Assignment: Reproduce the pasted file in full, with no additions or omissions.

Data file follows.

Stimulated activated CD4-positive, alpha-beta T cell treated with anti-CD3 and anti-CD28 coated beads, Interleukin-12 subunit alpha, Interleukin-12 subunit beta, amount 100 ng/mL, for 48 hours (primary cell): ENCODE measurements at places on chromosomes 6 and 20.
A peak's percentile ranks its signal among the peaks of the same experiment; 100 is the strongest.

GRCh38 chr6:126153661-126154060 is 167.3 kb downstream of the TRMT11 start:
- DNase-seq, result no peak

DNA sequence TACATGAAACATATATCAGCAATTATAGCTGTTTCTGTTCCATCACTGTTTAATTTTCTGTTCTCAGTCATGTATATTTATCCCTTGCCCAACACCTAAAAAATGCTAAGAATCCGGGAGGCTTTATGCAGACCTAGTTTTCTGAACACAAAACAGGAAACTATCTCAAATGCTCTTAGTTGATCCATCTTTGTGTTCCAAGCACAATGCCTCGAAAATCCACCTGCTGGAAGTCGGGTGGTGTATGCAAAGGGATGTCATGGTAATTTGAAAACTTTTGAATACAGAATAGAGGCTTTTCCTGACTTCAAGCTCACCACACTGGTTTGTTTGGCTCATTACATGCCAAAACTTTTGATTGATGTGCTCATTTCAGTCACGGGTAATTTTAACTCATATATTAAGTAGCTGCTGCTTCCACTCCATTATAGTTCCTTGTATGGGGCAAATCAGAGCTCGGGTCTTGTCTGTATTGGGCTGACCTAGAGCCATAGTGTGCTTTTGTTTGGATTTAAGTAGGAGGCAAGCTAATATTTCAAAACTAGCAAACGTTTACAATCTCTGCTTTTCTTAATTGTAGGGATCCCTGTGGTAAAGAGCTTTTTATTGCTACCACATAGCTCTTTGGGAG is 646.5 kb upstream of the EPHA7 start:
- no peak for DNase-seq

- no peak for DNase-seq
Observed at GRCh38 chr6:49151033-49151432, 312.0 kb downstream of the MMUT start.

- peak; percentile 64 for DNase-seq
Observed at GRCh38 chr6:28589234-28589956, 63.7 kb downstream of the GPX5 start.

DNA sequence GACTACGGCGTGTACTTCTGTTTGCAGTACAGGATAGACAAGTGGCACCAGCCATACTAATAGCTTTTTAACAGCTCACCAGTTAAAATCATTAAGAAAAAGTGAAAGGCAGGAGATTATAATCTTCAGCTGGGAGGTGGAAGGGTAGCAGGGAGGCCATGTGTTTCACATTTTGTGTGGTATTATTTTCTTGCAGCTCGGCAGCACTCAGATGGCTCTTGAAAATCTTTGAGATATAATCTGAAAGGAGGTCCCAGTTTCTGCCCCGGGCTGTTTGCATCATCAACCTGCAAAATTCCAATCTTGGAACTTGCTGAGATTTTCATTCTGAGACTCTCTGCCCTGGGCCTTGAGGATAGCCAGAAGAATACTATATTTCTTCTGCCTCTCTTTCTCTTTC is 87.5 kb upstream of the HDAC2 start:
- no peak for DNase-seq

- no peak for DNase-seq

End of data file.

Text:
Stimulated activated CD4-positive, alpha-beta T cell treated with anti-CD3 and anti-CD28 coated beads, Interleukin-12 subunit alpha, Interleukin-12 subunit beta, amount 100 ng/mL, for 48 hours (primary cell): ENCODE measurements at places on chromosomes 6 and 20.
A peak's percentile ranks its signal among the peaks of the same experiment; 100 is the strongest.

GRCh38 chr6:126153661-126154060 is 167.3 kb downstream of the TRMT11 start:
- DNase-seq, result no peak

DNA sequence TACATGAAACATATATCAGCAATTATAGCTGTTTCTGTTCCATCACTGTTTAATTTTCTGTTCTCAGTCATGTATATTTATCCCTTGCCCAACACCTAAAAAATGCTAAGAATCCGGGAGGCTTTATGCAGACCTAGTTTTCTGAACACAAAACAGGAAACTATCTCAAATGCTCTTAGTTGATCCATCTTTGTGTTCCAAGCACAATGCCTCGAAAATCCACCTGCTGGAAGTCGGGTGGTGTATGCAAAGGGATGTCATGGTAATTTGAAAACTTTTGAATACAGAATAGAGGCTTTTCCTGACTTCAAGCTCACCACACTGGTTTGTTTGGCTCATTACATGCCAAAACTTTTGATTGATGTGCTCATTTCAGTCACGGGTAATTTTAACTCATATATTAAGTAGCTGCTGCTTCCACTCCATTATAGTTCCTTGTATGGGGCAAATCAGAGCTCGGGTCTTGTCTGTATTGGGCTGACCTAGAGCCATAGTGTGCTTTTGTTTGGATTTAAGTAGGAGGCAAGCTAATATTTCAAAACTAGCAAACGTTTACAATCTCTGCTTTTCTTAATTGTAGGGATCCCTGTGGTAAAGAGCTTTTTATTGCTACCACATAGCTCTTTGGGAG is 646.5 kb upstream of the EPHA7 start:
- no peak for DNase-seq

- no peak for DNase-seq
Observed at GRCh38 chr6:49151033-49151432, 312.0 kb downstream of the MMUT start.

- peak; percentile 64 for DNase-seq
Observed at GRCh38 chr6:28589234-28589956, 63.7 kb downstream of the GPX5 start.

DNA sequence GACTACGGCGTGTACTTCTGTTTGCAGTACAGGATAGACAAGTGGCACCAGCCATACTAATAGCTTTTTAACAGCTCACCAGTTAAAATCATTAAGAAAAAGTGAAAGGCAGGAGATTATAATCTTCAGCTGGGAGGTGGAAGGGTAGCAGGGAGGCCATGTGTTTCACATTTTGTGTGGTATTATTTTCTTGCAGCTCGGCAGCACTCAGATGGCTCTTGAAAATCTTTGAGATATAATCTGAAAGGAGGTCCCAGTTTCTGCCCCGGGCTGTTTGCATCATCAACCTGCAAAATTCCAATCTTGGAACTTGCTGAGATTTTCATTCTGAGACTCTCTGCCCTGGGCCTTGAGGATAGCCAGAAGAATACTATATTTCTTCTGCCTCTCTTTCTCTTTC is 87.5 kb upstream of the HDAC2 start:
- no peak for DNase-seq

- no peak for DNase-seq